Kim Jong-il’s visit comes on the heels of accounts of North Korean money-laundering in Macau and the US decision last June and again in October to freeze the assets of various North Korean companies and financial institutions. While many of these firms are beyond the reach of US sanctions, implied misconduct has already led to runs on the North Korean-affiliated financial institution Banco Delta Asia in Macau.

As allegations swirl of money-laundering through counterfeit cigarettes and currency, a less-known story has emerged on British American Tobacco’s previously undisclosed four-year-old joint venture in North Korea. It presents the dilemma of doing business in a country in desperate need of revenue but with a poor track record of allocating resources to its people. This cautionary tale begs the question as to where exactly Pyongyang’s joint-venture profits are going.

For North Korea, which lacks many of the basic laws for financial transparency and good governance, capital investments are more than economically precarious. Shared contact information and dubious management practices among North Korean companies are ubiquitous.

Daesong-BAT is one of a handful of Western joint ventures in North Korea. The far-reaching tentacles of its North Korean partner illustrate the complexity of verifying the background and connections of any North Korean entity. Like many of its compatriots, North Korea’s Sogyong General Trading Corp (Sogyong) boasts circuitous and often indirect ties to entities engaged in proliferation, international trade, shipping, and money-laundering. These indicators point to larger concerns as to whether joint ventures, particularly Western ones, can be manipulated by North Korea for illicit financing of the regime or even to sustain its alleged WMD (weapons of mass destruction) programs.

Joint ventures and front companies
In establishing Daesong-BAT, British American Tobacco teamed up with Sogyong General Trading Corp, a Pyongyang-based state trader best known for its carpet exports. Sogyong, however, also exports such products as handicrafts, furniture and agricultural produce, while importing machinery, electronics, fishing tackle, chemicals and fertilizer. It is not uncommon for North Korean state-run enterprises to deal in everything from machinery to fishing tackle. Yet eclectic product lists make trade in illicit drugs and weapons all the more difficult to track. Cigarettes are just one more product in the Sogyong export-import pantheon.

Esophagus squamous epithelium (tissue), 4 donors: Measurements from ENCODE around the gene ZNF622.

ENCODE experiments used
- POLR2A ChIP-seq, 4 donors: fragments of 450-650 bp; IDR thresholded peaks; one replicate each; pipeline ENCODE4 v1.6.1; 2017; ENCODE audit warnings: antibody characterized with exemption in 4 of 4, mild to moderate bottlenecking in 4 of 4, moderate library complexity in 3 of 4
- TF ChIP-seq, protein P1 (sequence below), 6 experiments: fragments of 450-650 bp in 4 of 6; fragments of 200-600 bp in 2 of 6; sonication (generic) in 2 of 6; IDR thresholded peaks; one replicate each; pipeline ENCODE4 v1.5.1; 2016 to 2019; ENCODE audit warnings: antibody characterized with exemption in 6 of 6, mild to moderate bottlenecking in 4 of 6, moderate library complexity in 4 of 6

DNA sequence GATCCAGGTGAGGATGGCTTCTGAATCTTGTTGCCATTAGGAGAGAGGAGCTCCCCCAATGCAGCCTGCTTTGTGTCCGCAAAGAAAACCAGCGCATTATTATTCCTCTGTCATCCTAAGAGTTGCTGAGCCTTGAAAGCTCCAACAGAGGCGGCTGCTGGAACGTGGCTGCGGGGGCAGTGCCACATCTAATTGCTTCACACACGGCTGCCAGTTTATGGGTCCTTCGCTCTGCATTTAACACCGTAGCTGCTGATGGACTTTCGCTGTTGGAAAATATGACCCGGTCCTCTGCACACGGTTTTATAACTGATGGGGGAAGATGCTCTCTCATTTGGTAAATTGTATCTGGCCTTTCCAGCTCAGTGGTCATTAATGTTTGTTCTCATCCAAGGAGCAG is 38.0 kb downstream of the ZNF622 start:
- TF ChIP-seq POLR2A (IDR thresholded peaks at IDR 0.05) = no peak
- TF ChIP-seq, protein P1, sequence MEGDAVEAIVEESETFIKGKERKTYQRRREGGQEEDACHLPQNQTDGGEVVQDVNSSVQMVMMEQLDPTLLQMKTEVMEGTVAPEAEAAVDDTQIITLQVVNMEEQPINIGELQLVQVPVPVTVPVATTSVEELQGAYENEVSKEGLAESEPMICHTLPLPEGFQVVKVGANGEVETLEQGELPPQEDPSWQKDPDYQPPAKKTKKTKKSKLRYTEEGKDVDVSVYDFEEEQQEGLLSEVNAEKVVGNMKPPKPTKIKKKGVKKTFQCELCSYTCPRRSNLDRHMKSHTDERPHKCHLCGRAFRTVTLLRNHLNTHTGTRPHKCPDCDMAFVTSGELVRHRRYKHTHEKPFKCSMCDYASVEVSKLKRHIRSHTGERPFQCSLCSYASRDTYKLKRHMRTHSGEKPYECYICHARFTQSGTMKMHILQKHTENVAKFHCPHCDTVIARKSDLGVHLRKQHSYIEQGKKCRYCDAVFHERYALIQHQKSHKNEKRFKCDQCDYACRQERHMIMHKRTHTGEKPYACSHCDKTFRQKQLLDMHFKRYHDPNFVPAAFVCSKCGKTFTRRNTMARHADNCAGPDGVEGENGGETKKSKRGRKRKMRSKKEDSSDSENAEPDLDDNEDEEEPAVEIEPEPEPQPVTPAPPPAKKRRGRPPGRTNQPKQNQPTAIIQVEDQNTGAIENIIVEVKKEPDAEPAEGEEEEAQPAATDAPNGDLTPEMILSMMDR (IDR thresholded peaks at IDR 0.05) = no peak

North Korean company product lists also rarely convey their full range of trade. Seemingly innocuous industries are often manipulated as front companies. Last year, for example, Japan’s Ministry of Economy, Trade and Industry (METI) listed what appeared to be an innocuous North Korean food manufacturer, Sosong Food Factory, for its participation in nuclear, missile, chemical and biological-weapons proliferation. Cigarettes, like food, have been used at times to mask the real objects being transferred. In one case, Japan in 2002 seized a Chinese vessel and found that the declared store of cigarettes on board actually contained drugs thought to have come from North Korea.

While not as licentious as drug or human trafficking, even the black-market trade of cigarettes could have a tangible impact on North Korea’s financing, as seen in Eastern European illegal cigarette rings. These factors highlight the danger of taking a North Korean food or even carpet manufacturer at face value.

North Korea’s network
Among the elements of obfuscation, the company name Daesong-BAT merits attention. Rather than combining or modifying the titles of the two partner companies to form Sogyong-BAT, Daesong-BAT combines British American Tobacco’s acronym with a name that could either point to North Korea’s Daesong district or Daesong General Trading Corp (Daesong). If it turns out to be the latter, Japan and other governments have prominently featured Daesong for its ties to missile and nuclear proliferation.

Incidentally, Daesong maintains one of the most extensive and convoluted North Korean networks, with more than 10 subsidiaries. It also is suspected of falling under Bureau 39, which earns foreign currency for North Korea. A direct connection between Daesong-BAT and the sinewy Daesong franchise has yet to be established but, as illustrated below, nothing is clear cut in North Korean business relations.

Because of the lack of transparency and convoluted nature of North Korean companies, contact information often serves as the first stencil for tracing overlap between industries. In the case of Daesong, the US Central Intelligence Agency’s Open Source Center follows the use of the same fax number to establish potential business and branch linkages. If the same logic is applied to Sogyong, another pattern emerges. Sogyong shares common fax numbers with at least two companies, Korea Foodstuffs Trading Corp (Foodstuffs) and Korea Kwail Trading Corp (Kwail). These companies in turn share fax numbers with nearly 100 companies in North Korea.